It appears the investment world is starting to wake up to a message that we have been screaming from rooftops for more than 10 years : the Fed has boxed itself into the largest asset bubble in history.
And there's no obvious way out.
Since 2009 we have been raising critical questions about how long the Fed would be able to kick the can down the road with its monetary policy, but even we could have never predicted the size and scope that QE would eventually mutate into.
With our Central Bank just casually doubling its balance sheet (and nearly the money supply) in the course of under two years, all markets - housing, bonds, stocks, consumer pricing - have screamed to new highs with no signs of stopping.
As each day goes by, it'll slowly become more apparent to the public, the investment world and yes, even the rocket surgeons at the Fed, that the notion of bringing the economy in for a "soft landing" from this bubble is going to be far more difficult than ever imagined (assuming the Fed actually ever pondered the situation, which it likely hasn't). That is to say, it could even be downright impossible.
The Fed is not about to make a policy mistake.— Sven Henrich (@NorthmanTrader) August 26, 2021
It has already made a policy mistake.
And now they're faced with the largest asset bubble in history and are desperate to engineer a soft landing.
Now that at least one Fed governor is starting to get serious about the idea of tapering, and now that a discussion is starting to take place, many analysts and investors are making the "common sense" case that the Fed could have been tapering earlier.
In fact, that message is even starting to bleed into the mainstream media. Take, for instance this interview with Blackrock's Rick Rieder, who makes the case with some urgency that the Fed should get moving with its taper.
"The Fed could have started tapering months ago," says @BlackRock's Rick Rieder. "We're talking about $10B-$15B a month of treasuries. It's just time to go. The liquidity is too big." pic.twitter.com/ag6YF48w20— Squawk Box (@SquawkCNBC) August 26, 2021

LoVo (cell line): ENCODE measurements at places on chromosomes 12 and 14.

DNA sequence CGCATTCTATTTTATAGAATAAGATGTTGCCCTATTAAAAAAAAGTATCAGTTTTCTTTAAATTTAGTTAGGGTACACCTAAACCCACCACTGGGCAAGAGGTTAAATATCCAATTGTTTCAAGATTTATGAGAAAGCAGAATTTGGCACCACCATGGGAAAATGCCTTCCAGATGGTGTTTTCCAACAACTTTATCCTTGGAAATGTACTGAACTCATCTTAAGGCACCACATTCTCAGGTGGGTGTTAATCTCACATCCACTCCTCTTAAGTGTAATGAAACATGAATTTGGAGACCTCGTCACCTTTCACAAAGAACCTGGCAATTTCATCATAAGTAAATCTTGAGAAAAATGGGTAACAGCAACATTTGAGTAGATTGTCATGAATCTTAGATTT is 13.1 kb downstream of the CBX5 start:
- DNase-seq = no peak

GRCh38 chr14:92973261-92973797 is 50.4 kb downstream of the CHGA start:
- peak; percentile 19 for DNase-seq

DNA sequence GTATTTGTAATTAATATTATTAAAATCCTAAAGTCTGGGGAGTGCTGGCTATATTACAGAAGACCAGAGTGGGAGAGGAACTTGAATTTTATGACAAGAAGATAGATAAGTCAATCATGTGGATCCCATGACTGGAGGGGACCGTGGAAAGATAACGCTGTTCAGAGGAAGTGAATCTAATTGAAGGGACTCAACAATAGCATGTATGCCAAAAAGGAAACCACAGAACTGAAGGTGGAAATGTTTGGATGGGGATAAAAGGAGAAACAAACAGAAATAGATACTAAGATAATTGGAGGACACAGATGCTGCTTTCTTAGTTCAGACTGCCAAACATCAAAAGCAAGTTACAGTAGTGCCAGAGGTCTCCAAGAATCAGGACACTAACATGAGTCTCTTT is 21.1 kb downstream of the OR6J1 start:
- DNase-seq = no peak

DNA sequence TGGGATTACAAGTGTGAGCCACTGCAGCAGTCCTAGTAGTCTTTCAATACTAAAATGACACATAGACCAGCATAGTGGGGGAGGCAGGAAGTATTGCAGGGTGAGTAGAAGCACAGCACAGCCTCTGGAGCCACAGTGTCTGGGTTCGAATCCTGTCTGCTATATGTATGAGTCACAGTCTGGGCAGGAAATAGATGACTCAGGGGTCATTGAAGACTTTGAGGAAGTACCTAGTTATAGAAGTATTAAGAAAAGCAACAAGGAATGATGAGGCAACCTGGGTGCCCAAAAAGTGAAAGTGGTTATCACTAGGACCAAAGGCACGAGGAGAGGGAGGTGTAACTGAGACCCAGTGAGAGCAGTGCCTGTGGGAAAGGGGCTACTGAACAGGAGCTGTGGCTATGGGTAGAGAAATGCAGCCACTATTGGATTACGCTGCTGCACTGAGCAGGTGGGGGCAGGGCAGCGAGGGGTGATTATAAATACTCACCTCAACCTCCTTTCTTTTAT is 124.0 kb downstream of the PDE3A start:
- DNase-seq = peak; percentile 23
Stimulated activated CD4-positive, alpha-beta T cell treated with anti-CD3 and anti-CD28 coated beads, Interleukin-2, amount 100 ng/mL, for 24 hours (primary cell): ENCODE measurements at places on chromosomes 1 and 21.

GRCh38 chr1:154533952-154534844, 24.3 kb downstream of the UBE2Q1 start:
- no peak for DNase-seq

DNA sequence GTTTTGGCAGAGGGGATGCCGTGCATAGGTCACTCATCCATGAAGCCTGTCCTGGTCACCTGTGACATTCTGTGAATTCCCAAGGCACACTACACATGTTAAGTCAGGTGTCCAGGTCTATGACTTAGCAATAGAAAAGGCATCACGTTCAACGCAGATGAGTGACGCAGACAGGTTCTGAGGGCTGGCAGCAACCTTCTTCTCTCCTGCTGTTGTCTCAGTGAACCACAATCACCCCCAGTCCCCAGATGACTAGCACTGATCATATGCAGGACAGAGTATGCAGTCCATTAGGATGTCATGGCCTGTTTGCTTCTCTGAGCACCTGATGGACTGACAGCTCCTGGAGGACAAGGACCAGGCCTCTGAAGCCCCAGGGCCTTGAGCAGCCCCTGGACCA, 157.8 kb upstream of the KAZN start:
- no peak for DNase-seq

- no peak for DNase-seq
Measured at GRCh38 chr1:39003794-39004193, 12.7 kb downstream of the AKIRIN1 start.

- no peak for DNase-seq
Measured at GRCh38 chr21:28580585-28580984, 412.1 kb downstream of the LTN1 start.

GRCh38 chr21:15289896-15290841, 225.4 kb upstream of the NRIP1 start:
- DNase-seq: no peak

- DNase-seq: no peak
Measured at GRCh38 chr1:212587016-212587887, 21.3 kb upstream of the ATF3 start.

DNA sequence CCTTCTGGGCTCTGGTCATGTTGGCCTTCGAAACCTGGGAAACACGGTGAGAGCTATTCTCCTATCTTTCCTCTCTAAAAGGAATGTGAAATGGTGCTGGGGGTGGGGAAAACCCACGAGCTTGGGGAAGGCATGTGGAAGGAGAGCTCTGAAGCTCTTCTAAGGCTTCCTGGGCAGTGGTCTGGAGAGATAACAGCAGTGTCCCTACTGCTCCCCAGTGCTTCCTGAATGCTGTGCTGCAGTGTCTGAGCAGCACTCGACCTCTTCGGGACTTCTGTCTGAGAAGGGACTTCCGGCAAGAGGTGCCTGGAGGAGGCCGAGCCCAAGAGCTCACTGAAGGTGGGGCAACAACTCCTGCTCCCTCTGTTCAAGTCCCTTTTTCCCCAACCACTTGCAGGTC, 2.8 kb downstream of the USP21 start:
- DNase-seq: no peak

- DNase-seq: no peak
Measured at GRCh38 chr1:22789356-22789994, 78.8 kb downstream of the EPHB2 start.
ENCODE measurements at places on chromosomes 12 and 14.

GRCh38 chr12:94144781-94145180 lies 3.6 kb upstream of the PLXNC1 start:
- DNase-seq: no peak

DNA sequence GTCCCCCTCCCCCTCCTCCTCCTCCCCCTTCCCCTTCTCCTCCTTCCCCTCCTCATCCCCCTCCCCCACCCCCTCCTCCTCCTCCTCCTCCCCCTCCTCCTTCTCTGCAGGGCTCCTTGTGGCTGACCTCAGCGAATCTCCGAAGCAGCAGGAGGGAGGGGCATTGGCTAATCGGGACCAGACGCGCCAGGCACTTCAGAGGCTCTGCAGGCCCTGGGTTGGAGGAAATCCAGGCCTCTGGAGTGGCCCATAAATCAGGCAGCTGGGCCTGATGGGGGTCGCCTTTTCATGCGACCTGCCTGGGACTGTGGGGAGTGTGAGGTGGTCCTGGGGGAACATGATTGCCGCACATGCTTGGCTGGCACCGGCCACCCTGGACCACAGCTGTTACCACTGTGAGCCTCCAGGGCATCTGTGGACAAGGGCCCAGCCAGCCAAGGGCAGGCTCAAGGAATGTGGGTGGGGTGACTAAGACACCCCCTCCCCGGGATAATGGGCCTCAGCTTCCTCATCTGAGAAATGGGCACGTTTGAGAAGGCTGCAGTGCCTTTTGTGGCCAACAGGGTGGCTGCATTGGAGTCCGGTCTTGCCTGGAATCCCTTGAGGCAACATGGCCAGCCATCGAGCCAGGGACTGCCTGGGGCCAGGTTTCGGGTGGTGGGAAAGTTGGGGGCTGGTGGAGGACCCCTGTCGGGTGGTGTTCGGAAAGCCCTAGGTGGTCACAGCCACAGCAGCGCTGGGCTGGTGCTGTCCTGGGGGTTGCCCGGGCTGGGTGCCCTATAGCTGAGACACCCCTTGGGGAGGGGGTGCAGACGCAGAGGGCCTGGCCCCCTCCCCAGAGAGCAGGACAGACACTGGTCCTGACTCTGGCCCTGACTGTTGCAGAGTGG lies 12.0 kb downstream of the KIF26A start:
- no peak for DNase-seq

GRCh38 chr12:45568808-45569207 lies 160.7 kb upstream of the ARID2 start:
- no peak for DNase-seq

"I think the Fed could have started tapering months ago. The whole discussion is moot at this point," Rieder matter-of-factly says.
"We're talking about $10B-$15B a month of treasuries. It's just time to go. The liquidity is too big," he continued.
"You've got an incredibly strong economy. If you start waiting to taper until 2023, that's when the economy isn't going to have this push to it," Rider says, making the case that the Fed is "missing its window" to taper.
Recall, we noted this morning that Jim Bullard told CNBC that the Fed should "get going" on the taper and that he expects it to end its bond purchase scheme by Q1 2022.
Bullard also added that "getting taper done early gives The Fed options on raising rates."
We noted it was interesting that Bullard raised the fact that inflation hits the poorest in the country first and the Fed's "inclusive employment" mandate means they should do more to control it.
Finally, Bullard warned that "financial stability concerns are a good reason to taper." Stocks didn't like that...
And while it's nice that everybody is now apparently going to be adopting the attitude that its all of a sudden time to hurry up and taper, while we have been sitting around twiddling our thumbs over the last 12 months watching a market rip to new highs every day, it won't be enough.
Therein lies the folly of the arrogance of this type of monetary policy, where we think we can ignore and control "mysteries" like inflation.
Hindsight may be great, but once you're looking back saying "we should have done something a long time ago", it's likely already too late.